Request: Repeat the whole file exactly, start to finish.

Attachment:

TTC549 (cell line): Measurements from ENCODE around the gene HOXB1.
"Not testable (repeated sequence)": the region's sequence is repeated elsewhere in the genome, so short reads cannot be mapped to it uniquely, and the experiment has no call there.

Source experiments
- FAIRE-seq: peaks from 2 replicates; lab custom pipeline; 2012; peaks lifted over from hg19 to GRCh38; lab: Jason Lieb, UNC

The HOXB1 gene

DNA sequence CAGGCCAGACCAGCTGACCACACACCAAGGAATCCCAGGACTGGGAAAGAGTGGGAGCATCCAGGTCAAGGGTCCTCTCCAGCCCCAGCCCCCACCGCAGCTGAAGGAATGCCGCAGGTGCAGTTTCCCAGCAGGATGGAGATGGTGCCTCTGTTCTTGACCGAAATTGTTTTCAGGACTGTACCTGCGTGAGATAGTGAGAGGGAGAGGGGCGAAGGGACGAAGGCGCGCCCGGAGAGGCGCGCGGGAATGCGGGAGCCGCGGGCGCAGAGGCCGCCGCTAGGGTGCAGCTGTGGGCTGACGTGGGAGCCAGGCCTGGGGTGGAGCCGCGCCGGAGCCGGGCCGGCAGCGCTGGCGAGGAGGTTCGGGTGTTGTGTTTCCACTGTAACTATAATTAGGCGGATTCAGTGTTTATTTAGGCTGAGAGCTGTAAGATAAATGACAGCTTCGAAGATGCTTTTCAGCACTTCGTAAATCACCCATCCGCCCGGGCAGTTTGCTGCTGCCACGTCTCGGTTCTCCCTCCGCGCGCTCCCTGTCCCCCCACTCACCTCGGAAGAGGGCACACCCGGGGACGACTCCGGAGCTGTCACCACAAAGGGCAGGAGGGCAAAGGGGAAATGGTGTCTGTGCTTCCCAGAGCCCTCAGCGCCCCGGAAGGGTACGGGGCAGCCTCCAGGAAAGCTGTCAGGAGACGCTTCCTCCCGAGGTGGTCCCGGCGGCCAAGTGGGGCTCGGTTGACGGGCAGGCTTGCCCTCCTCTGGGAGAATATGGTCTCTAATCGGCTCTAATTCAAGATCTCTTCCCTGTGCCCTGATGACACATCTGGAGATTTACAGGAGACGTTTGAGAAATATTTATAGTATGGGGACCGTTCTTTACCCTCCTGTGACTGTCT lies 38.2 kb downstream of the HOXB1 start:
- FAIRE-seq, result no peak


TTC549 (cell line): Measurements from ENCODE around the gene HOXB1.
"Not testable (repeated sequence)": the region's sequence is repeated elsewhere in the genome, so short reads cannot be mapped to it uniquely, and the experiment has no call there.

Source experiments
- FAIRE-seq: peaks from 2 replicates; lab custom pipeline; 2012; peaks lifted over from hg19 to GRCh38; lab: Jason Lieb, UNC

The HOXB1 gene

DNA sequence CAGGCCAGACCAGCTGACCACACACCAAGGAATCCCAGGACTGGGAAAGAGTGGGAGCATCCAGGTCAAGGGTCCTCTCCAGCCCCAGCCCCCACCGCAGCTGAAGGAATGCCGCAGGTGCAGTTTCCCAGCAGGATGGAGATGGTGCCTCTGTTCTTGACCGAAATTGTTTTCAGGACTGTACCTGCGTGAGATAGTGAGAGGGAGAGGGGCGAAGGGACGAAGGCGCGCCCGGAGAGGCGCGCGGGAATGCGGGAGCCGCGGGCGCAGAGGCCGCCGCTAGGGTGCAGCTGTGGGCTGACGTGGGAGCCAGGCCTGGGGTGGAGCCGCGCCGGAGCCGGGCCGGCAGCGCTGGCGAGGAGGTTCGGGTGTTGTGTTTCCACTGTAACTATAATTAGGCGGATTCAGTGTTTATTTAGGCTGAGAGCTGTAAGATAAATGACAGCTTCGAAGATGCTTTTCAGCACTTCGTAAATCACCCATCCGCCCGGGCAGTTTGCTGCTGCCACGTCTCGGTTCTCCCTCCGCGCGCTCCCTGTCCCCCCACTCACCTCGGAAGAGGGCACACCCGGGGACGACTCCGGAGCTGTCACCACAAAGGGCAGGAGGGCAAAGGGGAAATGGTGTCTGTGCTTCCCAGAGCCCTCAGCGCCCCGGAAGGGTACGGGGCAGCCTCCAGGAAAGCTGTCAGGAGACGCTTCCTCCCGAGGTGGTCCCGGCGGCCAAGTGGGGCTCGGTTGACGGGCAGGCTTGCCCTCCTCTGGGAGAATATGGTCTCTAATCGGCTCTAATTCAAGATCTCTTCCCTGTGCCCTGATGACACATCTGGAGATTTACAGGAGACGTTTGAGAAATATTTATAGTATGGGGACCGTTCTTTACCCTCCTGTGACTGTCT lies 38.2 kb downstream of the HOXB1 start:
- FAIRE-seq, result no peak